Gillard would be likely to cop much of the flak – within the party and in the commentary – if the Greens seize this traditional Labor patch. That would also reinforce the message from the Greens’ Labor critics about how dangerous they are to the ALP.
Great advice there, Michelle. If the Greens win, if progressive voters in a left-wing seat think the Greens are better advocates for consistently progressive policy than the ALP, then the ALP should conclude that it must attack them more (ie: smear them in papers with mad claims like “they’re going to shut down football”, and preference right-wing parties like Fundies First and the Liberals ahead of them) and alienate more left-wing voters.
The message of the Greens taking the seat couldn’t be that voters want the ALP to work more with the Greens, not less, could it?
I love this “heads” the ALP should be nastier to the Greens, “tails” the ALP should be nastier to the Greens thinking. If the ALP wins, I’d bet good money Michelle would argue that it should be taken as a refutation of the Greens and evidence that the ALP should treat them worse. If the ALP loses, well, it’s a refutation of Labor working with the Greens and evidence that the ALP should treat them worse.
No serious assessment of just what those voters might be thinking, and what the ALP might need to do to win them back. It must be infuriating being a Melbourne voter, voting Greens to tell Canberra WE WANT MORE PROGRESSIVE POLICIES (which is precisely the message of a Greens vote) and being wilfully misrepresented, again and again.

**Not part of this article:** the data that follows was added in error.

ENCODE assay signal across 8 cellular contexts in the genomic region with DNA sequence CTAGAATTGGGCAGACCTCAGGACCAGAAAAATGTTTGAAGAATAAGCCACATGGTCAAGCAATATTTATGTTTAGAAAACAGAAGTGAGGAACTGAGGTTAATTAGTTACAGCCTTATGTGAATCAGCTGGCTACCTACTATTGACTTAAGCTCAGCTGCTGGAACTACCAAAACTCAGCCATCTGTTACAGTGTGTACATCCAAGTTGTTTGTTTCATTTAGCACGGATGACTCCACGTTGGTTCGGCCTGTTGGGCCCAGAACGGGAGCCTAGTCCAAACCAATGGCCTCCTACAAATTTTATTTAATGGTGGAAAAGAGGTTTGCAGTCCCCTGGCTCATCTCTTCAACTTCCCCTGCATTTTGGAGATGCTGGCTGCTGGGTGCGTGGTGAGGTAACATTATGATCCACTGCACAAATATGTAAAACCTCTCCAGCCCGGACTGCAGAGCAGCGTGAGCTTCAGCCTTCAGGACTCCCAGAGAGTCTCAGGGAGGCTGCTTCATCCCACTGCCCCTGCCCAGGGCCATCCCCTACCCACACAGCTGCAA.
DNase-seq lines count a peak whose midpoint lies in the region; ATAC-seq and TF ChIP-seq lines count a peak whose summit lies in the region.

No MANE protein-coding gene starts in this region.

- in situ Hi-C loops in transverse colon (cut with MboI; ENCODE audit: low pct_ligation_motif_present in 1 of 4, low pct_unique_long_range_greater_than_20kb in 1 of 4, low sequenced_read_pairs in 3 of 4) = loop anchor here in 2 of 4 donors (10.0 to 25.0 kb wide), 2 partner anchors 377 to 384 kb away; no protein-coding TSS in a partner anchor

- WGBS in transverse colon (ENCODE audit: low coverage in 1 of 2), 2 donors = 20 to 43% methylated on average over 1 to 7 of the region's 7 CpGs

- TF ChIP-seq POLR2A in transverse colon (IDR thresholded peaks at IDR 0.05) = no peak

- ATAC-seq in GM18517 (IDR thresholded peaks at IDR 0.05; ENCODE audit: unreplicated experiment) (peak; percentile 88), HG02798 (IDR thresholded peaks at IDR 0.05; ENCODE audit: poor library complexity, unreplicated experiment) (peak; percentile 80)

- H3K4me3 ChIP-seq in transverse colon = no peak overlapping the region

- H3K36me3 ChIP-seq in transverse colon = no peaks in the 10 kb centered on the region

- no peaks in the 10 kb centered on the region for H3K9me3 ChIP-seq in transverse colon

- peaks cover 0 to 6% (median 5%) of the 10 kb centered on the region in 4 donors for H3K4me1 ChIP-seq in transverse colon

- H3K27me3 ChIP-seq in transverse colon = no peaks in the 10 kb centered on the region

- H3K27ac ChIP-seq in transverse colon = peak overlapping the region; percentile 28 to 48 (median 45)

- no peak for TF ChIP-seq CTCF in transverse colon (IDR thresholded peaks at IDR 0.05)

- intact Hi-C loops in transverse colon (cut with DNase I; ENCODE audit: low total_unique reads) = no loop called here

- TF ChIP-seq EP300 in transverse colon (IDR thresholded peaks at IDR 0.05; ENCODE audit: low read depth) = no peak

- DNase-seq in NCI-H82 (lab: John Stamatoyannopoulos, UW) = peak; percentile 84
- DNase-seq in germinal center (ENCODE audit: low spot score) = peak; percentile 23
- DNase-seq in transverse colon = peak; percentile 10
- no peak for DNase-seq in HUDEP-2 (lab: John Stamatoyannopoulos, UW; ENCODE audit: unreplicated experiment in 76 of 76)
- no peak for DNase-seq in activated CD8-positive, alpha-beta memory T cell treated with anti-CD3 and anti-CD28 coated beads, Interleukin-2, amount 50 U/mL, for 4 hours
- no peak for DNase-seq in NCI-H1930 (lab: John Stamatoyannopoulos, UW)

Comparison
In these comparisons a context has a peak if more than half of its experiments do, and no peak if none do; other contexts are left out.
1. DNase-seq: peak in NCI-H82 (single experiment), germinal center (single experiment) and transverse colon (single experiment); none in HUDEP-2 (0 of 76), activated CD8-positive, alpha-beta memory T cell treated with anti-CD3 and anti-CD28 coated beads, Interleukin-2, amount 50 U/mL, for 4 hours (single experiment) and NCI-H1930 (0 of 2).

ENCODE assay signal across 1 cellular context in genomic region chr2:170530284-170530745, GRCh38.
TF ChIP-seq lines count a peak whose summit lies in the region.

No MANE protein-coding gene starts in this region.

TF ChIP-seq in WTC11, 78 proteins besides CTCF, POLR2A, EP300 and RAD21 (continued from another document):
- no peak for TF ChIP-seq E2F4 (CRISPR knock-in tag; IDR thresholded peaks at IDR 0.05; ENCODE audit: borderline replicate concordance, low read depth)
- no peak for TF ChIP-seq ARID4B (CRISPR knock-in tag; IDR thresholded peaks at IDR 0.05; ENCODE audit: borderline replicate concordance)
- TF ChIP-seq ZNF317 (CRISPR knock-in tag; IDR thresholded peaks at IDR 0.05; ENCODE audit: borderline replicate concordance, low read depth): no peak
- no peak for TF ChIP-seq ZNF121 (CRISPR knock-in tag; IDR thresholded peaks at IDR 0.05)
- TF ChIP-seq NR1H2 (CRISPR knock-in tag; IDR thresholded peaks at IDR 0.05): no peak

And here’s Malcolm Farr, with this mystifying swipe at Sarah Hanson-Young:
Then there was the chutzpah of such Greens as Sarah Hanson Young who last Sunday said the ALP stood for nothing. Being lectured by a senator who has never even been in Opposition, let alone government, was fuel to the heated relations.
“Never even been in Opposition, let alone government”? What the hell does that mean? The Greens have never had 51% of the seats and been a majority government, true, but they have been in a loose governing arrangement with a government that needed their vote to govern, which makes them at least as powerful as a government back-bencher. And what’s Farr’s definition of opposition, even with a capital “O”? Just how many seats that aren’t a majority does a party need to have to qualify? Every party that isn’t the government is an “Opposition”.
That sledge was just weird.
No wonder Australians are increasingly confused about politics, with the media apparently unable to understand, let alone describe, anything but the same old two horse race they’ve always pushed.
So the ALP is throwing a tantrum about the Greens. Again. Joining with News Ltd in calling them “extremists” and expressing outrage that they dare consistently stand for the principled policy positions they have told their voters they’ll represent in parliament. (The ALP calls this doing-what-you-said-you’d-do practice “ideological purity”.)